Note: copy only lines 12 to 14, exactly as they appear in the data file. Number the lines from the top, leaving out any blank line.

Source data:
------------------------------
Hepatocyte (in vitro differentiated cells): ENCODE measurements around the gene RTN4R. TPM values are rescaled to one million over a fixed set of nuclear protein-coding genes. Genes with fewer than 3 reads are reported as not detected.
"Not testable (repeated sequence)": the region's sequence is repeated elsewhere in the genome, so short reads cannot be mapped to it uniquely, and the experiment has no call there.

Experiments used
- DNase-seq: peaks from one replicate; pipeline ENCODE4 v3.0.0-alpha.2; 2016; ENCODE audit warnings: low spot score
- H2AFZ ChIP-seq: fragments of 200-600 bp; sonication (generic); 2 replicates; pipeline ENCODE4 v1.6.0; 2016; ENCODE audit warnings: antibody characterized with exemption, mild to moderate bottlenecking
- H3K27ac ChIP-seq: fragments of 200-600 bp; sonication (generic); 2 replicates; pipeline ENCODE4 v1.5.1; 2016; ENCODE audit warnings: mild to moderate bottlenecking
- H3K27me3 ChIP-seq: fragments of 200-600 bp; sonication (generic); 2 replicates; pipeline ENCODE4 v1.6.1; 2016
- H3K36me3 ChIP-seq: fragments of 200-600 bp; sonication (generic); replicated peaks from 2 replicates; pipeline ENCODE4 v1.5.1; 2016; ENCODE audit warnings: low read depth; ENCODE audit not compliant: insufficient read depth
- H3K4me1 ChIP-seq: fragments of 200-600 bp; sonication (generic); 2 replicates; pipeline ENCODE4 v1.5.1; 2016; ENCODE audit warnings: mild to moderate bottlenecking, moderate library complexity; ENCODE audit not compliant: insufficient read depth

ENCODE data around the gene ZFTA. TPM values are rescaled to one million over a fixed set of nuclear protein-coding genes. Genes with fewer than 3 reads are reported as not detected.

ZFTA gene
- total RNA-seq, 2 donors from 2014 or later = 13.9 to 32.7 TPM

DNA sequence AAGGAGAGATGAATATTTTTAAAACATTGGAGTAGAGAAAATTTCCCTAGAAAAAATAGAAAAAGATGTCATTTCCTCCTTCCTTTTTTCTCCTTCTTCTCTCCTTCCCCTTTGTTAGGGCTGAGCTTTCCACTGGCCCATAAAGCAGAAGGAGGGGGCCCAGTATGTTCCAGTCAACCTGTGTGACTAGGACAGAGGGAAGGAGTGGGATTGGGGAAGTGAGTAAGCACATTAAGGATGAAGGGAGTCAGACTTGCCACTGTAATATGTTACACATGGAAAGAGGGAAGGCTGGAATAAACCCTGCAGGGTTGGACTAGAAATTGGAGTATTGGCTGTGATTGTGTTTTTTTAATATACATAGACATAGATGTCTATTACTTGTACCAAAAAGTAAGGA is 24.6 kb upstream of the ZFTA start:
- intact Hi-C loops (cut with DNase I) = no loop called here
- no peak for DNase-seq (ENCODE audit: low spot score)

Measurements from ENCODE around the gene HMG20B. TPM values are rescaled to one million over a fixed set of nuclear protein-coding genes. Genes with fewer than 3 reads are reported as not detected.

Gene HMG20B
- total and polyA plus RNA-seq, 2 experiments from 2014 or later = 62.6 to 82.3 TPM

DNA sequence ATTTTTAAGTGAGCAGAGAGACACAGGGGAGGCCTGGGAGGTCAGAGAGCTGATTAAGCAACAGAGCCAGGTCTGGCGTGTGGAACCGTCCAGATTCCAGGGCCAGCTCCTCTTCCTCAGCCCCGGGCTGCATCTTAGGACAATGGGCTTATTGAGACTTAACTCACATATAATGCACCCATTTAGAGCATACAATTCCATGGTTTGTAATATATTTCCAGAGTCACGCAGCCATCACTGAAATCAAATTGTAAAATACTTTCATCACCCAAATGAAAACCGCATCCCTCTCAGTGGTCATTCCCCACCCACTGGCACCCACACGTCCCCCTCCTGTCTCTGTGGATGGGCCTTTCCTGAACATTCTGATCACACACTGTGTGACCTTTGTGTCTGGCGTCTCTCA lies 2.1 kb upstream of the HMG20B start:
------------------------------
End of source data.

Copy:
- total RNA-seq, 2 donors from 2014 or later = 13.9 to 32.7 TPM

DNA sequence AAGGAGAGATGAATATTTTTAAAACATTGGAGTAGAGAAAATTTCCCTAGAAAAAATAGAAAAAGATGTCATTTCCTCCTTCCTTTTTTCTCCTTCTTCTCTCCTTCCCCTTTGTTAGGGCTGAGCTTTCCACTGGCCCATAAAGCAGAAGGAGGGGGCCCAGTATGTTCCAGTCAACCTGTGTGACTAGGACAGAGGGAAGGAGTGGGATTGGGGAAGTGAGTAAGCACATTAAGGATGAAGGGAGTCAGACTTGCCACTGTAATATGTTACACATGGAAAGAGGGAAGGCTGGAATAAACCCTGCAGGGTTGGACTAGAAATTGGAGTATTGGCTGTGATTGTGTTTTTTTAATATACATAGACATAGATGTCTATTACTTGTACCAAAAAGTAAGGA is 24.6 kb upstream of the ZFTA start:
- intact Hi-C loops (cut with DNase I) = no loop called here